PC Support Scams – Beware of These Threats

PC Support Scams Are Everywhere

pc support scamHave you gotten a PC Support Scam on your PC yet? If not, you will! What does this type of Malware attack look like? Just look at the image to the left. Pretty convincing, eh? Yes, it says Norton, but it’s fake. Anybody can copy a logo.

What else happens? Well, you’re sitting at your computer and suddenly it freezes. You see a big window pop up and say that your computer is under attack from a virus and you’re instructed to click to repair, or call a fake tech support number.

It can say lots of other scary things too, like that your hard drive is about to die and you must call immediately or you will lose all your data. It can also be a message from a fake technician from Microsoft telling you to call the right away. Sometimes, you might even get a phone call from a scammer saying they’re from Microsoft. [Read more…]

Virus Threats – Malware Myths and Misconceptions

internet safety securityVirus Threats and Malware Threats – Know the Real Story

Virus threats and malware are subject to so many myths and misconceptions, that it’s hard for anybody to know what to think. Here are a few of the most common myths about Viruses, Trojans and other Malware, along with some tips from a computer repair shop.

Myth 1: I am Fully Protected from Viruses Because I Have an Antivirus Program on My PC

Many people ask us how they can get a virus when they have Norton, Kaspersky, McAfee or some other Antivirus or Internet Security program installed on their computer.

The answer is that NOTHNG is 100 percent effective against virus threats and malware. If Hackers can break into government computers with their sophisticated security programs, they can certainly break into your PC. Being too confident in your security software can lead to a virus repair job. [Read more…]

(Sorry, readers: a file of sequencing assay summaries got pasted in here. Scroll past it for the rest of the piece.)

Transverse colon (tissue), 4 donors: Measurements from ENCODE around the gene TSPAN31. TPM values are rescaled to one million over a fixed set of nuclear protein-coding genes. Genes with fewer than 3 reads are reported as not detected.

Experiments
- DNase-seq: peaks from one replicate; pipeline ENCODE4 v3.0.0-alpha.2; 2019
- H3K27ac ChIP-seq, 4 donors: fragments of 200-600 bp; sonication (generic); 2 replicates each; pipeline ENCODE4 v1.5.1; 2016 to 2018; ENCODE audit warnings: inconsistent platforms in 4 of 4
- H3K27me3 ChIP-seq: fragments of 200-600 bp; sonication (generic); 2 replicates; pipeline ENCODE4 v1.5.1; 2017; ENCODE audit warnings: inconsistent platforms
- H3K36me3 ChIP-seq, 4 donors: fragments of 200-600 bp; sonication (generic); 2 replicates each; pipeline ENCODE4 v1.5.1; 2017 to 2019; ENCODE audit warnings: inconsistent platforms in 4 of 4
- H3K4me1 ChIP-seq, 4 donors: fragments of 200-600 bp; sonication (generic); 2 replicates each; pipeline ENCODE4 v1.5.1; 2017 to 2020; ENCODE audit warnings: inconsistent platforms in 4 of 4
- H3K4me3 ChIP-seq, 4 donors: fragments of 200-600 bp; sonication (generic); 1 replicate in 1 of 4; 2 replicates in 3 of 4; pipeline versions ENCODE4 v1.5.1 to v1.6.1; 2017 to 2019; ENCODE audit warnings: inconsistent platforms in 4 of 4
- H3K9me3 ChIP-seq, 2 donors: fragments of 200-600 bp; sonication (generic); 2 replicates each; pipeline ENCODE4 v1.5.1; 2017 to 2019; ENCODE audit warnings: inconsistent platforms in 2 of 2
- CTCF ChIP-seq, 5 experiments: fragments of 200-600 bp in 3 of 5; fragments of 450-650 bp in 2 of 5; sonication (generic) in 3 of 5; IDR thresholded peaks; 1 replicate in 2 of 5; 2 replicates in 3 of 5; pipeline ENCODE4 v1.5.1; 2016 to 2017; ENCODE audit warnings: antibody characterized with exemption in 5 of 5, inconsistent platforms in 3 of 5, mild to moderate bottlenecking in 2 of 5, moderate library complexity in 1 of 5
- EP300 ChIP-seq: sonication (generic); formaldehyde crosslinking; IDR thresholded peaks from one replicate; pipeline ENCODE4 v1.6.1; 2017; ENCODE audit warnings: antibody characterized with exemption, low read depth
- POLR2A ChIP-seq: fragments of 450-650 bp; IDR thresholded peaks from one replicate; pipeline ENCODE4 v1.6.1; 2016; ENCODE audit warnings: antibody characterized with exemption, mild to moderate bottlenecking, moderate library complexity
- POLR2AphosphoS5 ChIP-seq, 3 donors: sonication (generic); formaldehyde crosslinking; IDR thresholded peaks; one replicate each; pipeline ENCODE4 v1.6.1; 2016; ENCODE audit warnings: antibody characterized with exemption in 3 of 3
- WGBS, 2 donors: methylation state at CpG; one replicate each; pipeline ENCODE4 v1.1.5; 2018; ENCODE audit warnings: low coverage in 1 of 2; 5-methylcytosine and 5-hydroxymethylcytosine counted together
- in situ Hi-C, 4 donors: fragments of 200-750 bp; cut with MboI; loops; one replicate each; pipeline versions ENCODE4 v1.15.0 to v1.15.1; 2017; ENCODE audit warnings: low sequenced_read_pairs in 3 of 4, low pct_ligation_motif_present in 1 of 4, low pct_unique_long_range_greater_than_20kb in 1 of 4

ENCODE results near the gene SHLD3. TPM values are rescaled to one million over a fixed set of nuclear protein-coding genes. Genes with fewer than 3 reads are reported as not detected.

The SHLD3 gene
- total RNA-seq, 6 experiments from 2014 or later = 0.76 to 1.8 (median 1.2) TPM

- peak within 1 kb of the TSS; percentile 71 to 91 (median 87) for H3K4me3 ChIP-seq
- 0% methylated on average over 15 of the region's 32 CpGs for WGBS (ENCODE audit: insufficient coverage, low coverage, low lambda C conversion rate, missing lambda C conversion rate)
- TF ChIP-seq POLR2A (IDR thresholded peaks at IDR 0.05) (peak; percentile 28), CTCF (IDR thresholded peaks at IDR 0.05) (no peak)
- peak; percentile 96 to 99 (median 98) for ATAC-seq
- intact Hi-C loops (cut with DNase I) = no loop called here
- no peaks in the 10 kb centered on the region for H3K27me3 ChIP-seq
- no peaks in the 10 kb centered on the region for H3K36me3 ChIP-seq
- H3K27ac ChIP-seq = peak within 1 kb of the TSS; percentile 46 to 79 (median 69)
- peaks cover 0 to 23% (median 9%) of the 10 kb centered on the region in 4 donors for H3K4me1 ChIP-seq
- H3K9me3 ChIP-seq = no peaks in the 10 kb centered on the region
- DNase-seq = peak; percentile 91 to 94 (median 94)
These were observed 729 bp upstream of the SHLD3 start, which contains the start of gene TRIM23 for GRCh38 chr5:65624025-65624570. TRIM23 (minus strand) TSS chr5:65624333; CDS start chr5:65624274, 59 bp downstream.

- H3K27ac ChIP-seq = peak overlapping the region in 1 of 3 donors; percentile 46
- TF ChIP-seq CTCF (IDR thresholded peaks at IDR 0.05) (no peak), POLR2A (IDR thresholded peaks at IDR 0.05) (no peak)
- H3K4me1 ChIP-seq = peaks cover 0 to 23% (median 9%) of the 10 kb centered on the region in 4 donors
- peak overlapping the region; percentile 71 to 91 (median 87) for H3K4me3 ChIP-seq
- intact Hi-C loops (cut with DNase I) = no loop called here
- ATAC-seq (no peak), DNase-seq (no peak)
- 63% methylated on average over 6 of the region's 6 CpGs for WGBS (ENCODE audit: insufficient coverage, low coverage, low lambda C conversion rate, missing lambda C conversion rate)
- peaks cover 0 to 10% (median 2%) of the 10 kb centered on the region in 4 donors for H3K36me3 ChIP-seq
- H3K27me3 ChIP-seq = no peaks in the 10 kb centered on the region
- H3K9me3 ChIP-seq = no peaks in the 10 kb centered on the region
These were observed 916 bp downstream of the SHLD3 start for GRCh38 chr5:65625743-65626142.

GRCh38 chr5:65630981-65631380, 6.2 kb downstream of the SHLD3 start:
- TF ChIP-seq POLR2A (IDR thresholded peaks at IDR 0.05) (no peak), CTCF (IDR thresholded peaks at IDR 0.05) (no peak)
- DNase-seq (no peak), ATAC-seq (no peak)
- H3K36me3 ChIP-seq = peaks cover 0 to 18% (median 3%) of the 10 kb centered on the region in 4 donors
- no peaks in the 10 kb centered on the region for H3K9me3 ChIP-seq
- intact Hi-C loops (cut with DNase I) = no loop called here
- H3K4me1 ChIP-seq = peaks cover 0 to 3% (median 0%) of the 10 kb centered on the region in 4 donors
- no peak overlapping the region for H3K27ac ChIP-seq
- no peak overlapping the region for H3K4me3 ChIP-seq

Virus Infections from Fake Support Sites

Virus Infections After a Support Call?

tech support virusOver the past few months, our Computer Repair shop in Tucson has had had dozens of customers come to us with virus infections after having called an alleged technical support site for companies like HP, Microsoft, Dell and even Intuit (Quicken and Quick Books).

The support person got the customer to allow them to make a remote connection so they could diagnose their computer. Invariably, they would scare the customer and tell them their computer was in bad shape with spyware and virus infections, Windows problems and hard drive issues. They would tell them that these were the real source of their problems and that they could fix them. Then they gave them a ridiculous price, often $200 – $300 to repair their computers. Gee, we do it for only $130. [Read more…]

5 Tips to Avoid Android Malware: Be Aware When Downloading Apps

android marketEveryone loves free apps, especially Android users (phones and tablets). While most of these apps are legitimate, the number of free Android apps that are actually malware keeps increasing. Android users are more at risk than iPhone and iPad users because the the Android market is much more open than Apple’s.  This means more choices, but also more risk.

[Read more…]

6 Common Myths About Web Safety – Part 1

internet safety securityComputer Viruses, Malware, Trojans, Spyware, Adware, Rootkits, Bootkits…. a wild menagerie of threats to be sure.  I’ll use the generic term “Malware” to refer to all these types from now on.  You may not have even heard of some of these forms of infections.  What the heck can you do?  How worried do you need to be?  The truth is, we’re all subject to these risks, but the better informed you are, the safer you’ll be.

This will be a series of posts where I’ll try to give you a simple rundown of the most common myths that get people into trouble.  How many parts will there be in this series?  That depends on how much time I have to write, or how sleepy I am if I’m writing at night.  I’m guessing two or three.

 

Myth #1: I Must be Safe Because I’ve Never Had a Virus Infection

Guess again my friend.  How would you know, when most malware and Trojans are designed to be stealthy and work behind the scenes without your knowledge?  That’s the whole point!  Yes, some types of malware do get your attention, especially the ones trying to sell you fake software, but this is only one type of infection.